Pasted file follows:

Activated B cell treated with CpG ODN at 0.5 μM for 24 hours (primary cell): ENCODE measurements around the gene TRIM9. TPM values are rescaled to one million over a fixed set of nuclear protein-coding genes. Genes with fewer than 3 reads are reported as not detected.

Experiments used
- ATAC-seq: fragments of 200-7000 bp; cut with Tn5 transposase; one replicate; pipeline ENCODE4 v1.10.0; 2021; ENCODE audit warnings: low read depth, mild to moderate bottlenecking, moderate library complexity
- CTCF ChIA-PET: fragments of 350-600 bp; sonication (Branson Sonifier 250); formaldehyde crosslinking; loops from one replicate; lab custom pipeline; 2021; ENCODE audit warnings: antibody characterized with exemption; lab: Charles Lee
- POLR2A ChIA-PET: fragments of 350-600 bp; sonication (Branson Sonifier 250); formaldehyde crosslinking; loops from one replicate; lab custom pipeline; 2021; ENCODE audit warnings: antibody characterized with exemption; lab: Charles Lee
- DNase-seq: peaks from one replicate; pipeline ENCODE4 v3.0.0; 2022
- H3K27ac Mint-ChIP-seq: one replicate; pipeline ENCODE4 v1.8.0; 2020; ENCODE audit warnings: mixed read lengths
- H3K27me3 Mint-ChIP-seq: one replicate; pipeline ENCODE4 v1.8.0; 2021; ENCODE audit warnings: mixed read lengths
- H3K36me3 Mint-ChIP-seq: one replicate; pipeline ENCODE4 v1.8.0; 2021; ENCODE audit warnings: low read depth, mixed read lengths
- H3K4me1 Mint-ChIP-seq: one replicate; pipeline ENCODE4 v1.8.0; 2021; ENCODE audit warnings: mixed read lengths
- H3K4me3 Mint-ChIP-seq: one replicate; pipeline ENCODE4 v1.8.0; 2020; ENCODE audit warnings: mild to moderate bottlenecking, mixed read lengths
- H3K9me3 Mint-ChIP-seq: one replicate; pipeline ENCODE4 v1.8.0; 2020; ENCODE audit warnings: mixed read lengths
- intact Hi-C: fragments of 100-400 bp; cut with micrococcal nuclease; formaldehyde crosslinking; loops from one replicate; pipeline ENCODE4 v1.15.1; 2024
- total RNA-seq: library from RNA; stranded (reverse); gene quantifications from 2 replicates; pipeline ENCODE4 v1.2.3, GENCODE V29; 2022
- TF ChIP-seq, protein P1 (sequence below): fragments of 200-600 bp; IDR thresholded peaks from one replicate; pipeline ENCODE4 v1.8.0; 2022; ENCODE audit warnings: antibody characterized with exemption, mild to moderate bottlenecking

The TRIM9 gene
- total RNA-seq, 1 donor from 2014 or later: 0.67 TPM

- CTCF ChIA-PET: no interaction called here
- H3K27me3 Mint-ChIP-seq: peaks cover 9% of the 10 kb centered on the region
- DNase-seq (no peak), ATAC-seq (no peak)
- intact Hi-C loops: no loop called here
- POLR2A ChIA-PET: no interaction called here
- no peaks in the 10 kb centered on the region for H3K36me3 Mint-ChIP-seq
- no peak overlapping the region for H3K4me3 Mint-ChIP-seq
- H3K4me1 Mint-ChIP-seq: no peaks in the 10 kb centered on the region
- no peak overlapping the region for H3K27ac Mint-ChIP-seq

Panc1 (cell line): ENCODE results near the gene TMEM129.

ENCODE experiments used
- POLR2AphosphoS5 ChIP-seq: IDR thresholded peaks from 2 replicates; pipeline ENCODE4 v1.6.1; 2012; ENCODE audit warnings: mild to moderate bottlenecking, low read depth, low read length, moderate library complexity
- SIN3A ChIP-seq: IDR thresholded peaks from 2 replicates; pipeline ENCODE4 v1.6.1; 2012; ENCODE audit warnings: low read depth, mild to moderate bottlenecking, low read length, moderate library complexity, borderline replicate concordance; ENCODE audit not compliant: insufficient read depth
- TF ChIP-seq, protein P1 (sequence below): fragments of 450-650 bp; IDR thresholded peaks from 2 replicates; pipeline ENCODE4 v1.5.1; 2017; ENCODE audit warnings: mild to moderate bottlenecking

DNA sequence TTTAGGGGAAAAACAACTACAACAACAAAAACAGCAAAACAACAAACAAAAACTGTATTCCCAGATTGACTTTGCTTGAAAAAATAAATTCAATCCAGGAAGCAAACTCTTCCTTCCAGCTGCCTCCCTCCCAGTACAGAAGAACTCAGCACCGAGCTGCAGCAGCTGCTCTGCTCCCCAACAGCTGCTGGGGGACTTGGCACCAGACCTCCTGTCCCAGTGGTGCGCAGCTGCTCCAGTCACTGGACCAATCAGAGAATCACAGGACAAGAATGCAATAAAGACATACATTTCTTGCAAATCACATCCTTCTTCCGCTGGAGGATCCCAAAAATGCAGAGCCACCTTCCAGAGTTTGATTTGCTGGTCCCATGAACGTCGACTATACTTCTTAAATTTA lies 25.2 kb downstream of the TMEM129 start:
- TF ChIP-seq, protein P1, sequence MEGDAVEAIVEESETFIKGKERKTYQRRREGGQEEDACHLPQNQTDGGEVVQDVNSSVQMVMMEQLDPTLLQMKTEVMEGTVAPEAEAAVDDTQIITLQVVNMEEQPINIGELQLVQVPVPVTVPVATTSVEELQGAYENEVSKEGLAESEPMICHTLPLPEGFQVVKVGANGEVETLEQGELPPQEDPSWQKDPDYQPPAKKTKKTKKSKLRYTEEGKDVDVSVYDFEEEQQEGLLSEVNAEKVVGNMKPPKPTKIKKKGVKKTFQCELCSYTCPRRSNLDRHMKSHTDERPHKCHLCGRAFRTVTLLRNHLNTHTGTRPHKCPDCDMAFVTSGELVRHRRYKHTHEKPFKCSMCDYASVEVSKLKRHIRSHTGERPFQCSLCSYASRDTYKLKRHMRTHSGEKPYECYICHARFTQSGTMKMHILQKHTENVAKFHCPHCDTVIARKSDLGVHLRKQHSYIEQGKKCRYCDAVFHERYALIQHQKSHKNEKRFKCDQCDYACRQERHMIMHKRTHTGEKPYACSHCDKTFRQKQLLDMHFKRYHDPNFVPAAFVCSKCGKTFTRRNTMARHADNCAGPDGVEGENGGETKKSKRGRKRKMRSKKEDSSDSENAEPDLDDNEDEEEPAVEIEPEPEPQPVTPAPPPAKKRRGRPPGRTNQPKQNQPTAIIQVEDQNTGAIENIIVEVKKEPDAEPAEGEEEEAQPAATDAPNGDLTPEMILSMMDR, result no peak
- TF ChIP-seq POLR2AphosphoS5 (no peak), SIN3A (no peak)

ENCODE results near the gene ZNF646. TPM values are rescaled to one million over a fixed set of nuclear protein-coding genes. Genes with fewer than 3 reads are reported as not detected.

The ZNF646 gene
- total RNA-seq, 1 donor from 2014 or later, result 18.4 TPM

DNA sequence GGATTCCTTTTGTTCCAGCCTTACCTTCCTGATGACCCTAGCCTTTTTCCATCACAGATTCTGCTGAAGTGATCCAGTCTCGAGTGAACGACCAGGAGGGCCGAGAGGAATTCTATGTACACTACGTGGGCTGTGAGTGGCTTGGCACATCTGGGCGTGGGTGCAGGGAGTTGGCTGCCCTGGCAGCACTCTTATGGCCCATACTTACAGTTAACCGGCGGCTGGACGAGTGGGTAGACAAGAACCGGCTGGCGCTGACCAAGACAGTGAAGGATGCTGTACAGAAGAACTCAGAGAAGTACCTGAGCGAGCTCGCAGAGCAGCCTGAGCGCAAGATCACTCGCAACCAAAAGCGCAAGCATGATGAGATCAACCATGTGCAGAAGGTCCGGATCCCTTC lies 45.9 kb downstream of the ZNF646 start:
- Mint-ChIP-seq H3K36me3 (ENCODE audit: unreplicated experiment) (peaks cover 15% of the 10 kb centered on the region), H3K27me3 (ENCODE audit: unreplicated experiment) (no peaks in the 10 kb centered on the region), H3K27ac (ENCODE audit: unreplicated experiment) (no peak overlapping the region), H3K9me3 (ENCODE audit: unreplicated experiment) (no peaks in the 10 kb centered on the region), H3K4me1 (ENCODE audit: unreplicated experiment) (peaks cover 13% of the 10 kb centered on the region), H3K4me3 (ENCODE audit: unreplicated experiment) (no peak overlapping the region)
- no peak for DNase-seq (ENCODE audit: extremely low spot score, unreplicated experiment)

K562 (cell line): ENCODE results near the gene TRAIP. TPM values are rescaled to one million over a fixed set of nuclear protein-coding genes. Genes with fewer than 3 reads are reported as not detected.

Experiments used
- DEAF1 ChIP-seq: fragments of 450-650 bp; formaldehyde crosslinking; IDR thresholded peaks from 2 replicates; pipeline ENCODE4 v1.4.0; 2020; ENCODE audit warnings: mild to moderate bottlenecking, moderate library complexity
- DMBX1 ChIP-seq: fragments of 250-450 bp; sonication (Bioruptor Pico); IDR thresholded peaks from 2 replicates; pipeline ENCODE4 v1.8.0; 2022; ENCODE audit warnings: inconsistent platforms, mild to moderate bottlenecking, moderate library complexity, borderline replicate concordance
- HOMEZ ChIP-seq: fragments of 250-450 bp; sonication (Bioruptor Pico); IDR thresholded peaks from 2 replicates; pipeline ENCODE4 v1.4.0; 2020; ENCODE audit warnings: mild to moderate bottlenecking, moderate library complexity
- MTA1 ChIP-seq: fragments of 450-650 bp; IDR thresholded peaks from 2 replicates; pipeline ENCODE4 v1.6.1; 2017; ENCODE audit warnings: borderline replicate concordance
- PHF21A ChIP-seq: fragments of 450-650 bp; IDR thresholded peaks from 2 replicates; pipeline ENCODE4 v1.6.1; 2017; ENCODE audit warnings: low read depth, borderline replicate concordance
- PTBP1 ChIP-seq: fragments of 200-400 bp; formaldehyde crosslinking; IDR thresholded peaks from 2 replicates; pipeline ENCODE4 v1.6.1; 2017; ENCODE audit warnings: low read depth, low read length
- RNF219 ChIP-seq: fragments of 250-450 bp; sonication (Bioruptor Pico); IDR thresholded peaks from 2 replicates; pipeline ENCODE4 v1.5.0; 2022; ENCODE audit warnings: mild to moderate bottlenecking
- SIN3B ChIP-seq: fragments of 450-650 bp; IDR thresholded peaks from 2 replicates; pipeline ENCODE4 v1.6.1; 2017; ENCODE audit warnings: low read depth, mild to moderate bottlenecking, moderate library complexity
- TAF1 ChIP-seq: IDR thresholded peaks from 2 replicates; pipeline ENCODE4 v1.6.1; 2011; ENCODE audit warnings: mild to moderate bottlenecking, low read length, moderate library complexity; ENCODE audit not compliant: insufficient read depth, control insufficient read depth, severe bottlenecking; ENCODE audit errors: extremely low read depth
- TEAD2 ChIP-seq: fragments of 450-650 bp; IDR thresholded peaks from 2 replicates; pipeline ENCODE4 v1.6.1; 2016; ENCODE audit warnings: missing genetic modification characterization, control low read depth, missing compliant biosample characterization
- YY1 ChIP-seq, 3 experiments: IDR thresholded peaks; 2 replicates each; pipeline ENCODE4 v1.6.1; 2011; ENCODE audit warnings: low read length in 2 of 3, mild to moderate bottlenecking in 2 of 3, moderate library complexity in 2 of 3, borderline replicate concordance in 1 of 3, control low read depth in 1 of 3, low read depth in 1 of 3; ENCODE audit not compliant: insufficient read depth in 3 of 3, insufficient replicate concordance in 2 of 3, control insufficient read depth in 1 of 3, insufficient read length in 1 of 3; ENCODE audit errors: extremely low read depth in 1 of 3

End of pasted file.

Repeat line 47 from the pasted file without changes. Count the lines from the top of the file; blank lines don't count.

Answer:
- PHF21A ChIP-seq: fragments of 450-650 bp; IDR thresholded peaks from 2 replicates; pipeline ENCODE4 v1.6.1; 2017; ENCODE audit warnings: low read depth, borderline replicate concordance